The Cataraqui Region Conservation Authority is not holding their regular Maple Madness programming at Little Cataraqui Creek Conservation area this year. However, there are some family friendly maple themed activities happening on the weekends throughout the rest of March.
Guided sugar bush tours and interpretive talks and demos will be the main events this maple syrup season. These events require registration in order to maintain pandemic protocols and keep participants safe.
Guided Sugar Bush Tours
The guided sugar bush tours are a 45 minute hike, where staff will guide participants through the sugar bush interpretive trail. Participants will learn how maple syrup was made historically and how it is made now.
Ticket holders will be required to walk the 2km trail to the Sugar Bush from the Outdoor Center to meet their hike leader. The usual wagon rides are not available this year.
The sugar bush interpretive trail will be closed to those who do not have a ticket on the weekends. The trail is available for self-guided tours during the week.
Maple Interpretive Talk/Demonstration
The interpretive talk/demo will take place in the back lawn of the Outdoor Centre. Staff will take participants on a journey to learn how maple syrup was made historically and how it is made today.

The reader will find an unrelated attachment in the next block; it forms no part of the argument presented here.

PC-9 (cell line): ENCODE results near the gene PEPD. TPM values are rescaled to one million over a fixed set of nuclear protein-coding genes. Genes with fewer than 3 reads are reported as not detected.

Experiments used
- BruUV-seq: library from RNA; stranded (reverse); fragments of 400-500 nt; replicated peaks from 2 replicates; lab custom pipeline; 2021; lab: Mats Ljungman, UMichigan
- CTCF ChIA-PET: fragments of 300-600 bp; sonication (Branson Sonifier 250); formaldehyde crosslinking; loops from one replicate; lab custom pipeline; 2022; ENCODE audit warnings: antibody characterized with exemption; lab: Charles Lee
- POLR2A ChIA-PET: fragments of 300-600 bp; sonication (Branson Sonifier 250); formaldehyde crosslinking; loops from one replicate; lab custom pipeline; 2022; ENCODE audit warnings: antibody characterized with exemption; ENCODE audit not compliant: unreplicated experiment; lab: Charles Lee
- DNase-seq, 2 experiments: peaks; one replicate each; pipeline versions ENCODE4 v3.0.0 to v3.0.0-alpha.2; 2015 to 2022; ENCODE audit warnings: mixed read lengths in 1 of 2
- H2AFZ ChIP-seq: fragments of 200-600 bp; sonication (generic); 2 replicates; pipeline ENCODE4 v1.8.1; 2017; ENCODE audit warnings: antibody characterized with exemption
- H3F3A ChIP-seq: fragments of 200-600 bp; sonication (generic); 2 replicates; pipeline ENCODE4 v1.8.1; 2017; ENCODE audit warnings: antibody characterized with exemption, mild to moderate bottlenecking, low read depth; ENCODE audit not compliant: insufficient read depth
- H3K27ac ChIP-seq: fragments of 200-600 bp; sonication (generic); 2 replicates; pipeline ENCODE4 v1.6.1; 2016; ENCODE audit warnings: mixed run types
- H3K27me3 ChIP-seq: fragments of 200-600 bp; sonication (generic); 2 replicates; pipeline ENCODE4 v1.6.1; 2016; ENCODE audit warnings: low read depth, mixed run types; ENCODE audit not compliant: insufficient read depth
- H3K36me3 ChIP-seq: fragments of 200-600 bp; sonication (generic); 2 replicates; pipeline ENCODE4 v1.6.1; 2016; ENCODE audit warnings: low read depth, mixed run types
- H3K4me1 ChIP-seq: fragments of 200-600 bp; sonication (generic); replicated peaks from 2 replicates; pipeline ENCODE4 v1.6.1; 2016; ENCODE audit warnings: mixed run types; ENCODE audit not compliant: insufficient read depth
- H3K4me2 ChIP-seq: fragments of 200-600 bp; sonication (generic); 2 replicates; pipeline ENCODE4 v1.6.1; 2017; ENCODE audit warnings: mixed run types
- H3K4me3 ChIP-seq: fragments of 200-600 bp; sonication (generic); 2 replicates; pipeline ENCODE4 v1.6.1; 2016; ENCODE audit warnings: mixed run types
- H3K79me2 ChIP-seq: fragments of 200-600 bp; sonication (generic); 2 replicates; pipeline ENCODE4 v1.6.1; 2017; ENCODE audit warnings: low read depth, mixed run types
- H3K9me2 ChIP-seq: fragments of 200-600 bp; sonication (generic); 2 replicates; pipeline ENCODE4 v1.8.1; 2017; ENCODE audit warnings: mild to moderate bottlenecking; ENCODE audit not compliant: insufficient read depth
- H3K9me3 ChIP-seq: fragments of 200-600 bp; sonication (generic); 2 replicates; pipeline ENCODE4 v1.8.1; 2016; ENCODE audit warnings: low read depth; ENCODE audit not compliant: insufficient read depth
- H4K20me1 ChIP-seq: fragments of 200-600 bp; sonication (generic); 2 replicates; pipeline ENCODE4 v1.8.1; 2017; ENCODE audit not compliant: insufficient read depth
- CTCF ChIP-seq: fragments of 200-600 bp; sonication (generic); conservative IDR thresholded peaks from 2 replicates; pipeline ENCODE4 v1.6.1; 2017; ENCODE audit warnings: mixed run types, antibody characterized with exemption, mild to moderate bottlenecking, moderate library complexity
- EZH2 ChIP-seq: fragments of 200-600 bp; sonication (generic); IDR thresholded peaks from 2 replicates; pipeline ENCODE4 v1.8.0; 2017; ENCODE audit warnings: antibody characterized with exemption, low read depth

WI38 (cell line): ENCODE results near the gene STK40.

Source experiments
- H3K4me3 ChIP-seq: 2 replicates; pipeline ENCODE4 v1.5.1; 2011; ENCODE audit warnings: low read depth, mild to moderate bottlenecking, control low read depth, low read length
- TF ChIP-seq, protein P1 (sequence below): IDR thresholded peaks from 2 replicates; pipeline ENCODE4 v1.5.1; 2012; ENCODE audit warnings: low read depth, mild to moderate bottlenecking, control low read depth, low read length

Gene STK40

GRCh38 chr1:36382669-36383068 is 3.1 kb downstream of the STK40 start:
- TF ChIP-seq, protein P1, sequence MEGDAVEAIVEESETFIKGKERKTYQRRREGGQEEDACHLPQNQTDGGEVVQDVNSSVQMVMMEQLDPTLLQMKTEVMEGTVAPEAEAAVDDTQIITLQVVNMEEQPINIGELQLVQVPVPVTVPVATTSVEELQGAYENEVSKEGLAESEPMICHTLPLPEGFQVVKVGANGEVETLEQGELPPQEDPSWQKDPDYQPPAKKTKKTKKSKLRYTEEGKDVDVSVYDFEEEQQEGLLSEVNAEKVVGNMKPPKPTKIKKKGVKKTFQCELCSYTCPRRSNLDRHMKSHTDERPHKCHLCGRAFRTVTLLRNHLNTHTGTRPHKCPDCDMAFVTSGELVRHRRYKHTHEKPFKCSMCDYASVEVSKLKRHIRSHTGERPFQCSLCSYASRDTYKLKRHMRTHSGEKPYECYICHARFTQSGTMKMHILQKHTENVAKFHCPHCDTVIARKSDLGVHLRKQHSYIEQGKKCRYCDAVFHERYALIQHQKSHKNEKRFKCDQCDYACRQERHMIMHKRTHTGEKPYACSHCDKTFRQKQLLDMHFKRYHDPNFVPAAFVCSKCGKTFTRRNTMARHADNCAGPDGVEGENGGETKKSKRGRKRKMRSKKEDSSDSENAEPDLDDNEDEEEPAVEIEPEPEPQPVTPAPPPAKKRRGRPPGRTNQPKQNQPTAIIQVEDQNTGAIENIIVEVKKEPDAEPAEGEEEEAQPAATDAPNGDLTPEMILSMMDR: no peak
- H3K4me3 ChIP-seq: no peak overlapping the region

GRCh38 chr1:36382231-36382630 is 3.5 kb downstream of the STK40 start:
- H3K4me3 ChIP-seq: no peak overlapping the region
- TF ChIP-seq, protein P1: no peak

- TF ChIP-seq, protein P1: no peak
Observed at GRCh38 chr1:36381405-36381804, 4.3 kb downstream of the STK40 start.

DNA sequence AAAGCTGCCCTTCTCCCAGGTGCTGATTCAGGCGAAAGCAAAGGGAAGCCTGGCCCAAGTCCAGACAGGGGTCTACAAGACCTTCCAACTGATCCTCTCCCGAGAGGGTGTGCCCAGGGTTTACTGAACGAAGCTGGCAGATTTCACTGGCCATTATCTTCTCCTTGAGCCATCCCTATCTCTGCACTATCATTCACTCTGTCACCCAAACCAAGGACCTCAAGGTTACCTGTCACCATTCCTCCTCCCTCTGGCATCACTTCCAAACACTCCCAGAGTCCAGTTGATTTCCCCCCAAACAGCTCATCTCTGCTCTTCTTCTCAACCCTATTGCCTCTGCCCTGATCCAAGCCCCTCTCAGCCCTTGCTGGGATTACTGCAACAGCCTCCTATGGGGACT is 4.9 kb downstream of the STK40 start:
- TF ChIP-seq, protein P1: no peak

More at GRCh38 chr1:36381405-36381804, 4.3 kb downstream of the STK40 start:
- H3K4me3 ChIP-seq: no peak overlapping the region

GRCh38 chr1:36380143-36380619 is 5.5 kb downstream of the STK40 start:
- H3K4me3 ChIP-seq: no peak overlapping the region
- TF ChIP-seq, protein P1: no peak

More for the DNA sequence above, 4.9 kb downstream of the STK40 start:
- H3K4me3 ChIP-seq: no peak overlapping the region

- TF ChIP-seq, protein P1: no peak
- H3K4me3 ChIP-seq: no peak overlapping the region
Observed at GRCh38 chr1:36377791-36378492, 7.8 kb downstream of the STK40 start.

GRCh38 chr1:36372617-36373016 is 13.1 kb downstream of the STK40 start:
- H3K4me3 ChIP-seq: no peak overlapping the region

Ticket holders are asked to meet staff on the front lawn of the Outdoor Centre to be taken to the demonstration area. The talk/demo will last for about 45 minutes.
Registration and details for both of these events is available on the Maple Programming page of the Cataraqui Conservation website.
According to the website, the Outdoor Centre will be open on weekends from 9 a.m. to 4 p.m. for casual visitors.
At the conservation area, visitors can stop by the Maple Shop to purchase syrup and other maple products. There are also educational fact sheets, colouring pages, scavenger hunts, species ID sheets, trail maps and more available upon request inside the Outdoor Centre.
Masks must be worn at all times when inside the Outdoor Centre, and washrooms are open for public use.
Visit the Maple Programming webpage for more details.